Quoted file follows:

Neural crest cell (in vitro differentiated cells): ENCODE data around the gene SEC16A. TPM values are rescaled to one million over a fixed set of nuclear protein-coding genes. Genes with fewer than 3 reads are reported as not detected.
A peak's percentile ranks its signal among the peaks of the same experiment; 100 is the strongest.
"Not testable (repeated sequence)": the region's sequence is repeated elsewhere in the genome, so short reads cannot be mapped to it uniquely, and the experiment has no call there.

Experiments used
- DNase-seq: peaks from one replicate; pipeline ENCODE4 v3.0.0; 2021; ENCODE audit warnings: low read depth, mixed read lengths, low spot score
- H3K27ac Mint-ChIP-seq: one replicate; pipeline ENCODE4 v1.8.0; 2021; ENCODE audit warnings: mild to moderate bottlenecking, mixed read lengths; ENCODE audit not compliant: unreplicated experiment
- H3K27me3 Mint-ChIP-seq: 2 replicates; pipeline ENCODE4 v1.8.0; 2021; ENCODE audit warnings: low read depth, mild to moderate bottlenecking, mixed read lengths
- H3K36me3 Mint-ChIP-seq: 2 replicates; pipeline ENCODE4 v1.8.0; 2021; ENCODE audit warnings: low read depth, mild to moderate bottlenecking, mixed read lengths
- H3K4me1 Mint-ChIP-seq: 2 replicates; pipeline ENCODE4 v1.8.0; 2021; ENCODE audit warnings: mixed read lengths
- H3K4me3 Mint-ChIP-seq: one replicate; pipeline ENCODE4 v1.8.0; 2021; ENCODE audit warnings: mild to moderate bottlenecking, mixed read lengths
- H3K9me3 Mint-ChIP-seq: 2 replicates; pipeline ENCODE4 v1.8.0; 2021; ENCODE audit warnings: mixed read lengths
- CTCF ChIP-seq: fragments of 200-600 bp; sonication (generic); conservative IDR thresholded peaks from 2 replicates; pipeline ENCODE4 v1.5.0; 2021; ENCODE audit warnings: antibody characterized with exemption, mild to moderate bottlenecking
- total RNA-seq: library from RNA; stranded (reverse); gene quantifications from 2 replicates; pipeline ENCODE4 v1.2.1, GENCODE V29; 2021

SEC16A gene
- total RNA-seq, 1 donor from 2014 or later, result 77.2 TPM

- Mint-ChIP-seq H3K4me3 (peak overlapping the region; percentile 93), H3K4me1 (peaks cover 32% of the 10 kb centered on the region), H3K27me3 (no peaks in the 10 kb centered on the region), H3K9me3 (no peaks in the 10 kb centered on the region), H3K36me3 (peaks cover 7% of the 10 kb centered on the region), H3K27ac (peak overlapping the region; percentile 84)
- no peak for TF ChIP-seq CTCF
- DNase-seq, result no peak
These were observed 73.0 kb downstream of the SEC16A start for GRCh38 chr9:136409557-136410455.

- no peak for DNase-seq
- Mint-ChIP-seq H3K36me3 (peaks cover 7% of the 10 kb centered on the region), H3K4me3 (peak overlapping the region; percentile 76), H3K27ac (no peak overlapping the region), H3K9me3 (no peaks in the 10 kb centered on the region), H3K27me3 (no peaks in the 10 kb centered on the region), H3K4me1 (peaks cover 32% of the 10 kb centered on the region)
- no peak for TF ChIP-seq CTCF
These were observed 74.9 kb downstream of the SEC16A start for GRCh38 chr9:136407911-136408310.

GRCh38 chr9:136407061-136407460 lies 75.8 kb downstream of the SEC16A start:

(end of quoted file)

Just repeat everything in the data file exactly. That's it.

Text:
Neural crest cell (in vitro differentiated cells): ENCODE data around the gene SEC16A. TPM values are rescaled to one million over a fixed set of nuclear protein-coding genes. Genes with fewer than 3 reads are reported as not detected.
A peak's percentile ranks its signal among the peaks of the same experiment; 100 is the strongest.
"Not testable (repeated sequence)": the region's sequence is repeated elsewhere in the genome, so short reads cannot be mapped to it uniquely, and the experiment has no call there.

Experiments used
- DNase-seq: peaks from one replicate; pipeline ENCODE4 v3.0.0; 2021; ENCODE audit warnings: low read depth, mixed read lengths, low spot score
- H3K27ac Mint-ChIP-seq: one replicate; pipeline ENCODE4 v1.8.0; 2021; ENCODE audit warnings: mild to moderate bottlenecking, mixed read lengths; ENCODE audit not compliant: unreplicated experiment
- H3K27me3 Mint-ChIP-seq: 2 replicates; pipeline ENCODE4 v1.8.0; 2021; ENCODE audit warnings: low read depth, mild to moderate bottlenecking, mixed read lengths
- H3K36me3 Mint-ChIP-seq: 2 replicates; pipeline ENCODE4 v1.8.0; 2021; ENCODE audit warnings: low read depth, mild to moderate bottlenecking, mixed read lengths
- H3K4me1 Mint-ChIP-seq: 2 replicates; pipeline ENCODE4 v1.8.0; 2021; ENCODE audit warnings: mixed read lengths
- H3K4me3 Mint-ChIP-seq: one replicate; pipeline ENCODE4 v1.8.0; 2021; ENCODE audit warnings: mild to moderate bottlenecking, mixed read lengths
- H3K9me3 Mint-ChIP-seq: 2 replicates; pipeline ENCODE4 v1.8.0; 2021; ENCODE audit warnings: mixed read lengths
- CTCF ChIP-seq: fragments of 200-600 bp; sonication (generic); conservative IDR thresholded peaks from 2 replicates; pipeline ENCODE4 v1.5.0; 2021; ENCODE audit warnings: antibody characterized with exemption, mild to moderate bottlenecking
- total RNA-seq: library from RNA; stranded (reverse); gene quantifications from 2 replicates; pipeline ENCODE4 v1.2.1, GENCODE V29; 2021

SEC16A gene
- total RNA-seq, 1 donor from 2014 or later, result 77.2 TPM

- Mint-ChIP-seq H3K4me3 (peak overlapping the region; percentile 93), H3K4me1 (peaks cover 32% of the 10 kb centered on the region), H3K27me3 (no peaks in the 10 kb centered on the region), H3K9me3 (no peaks in the 10 kb centered on the region), H3K36me3 (peaks cover 7% of the 10 kb centered on the region), H3K27ac (peak overlapping the region; percentile 84)
- no peak for TF ChIP-seq CTCF
- DNase-seq, result no peak
These were observed 73.0 kb downstream of the SEC16A start for GRCh38 chr9:136409557-136410455.

- no peak for DNase-seq
- Mint-ChIP-seq H3K36me3 (peaks cover 7% of the 10 kb centered on the region), H3K4me3 (peak overlapping the region; percentile 76), H3K27ac (no peak overlapping the region), H3K9me3 (no peaks in the 10 kb centered on the region), H3K27me3 (no peaks in the 10 kb centered on the region), H3K4me1 (peaks cover 32% of the 10 kb centered on the region)
- no peak for TF ChIP-seq CTCF
These were observed 74.9 kb downstream of the SEC16A start for GRCh38 chr9:136407911-136408310.

GRCh38 chr9:136407061-136407460 lies 75.8 kb downstream of the SEC16A start: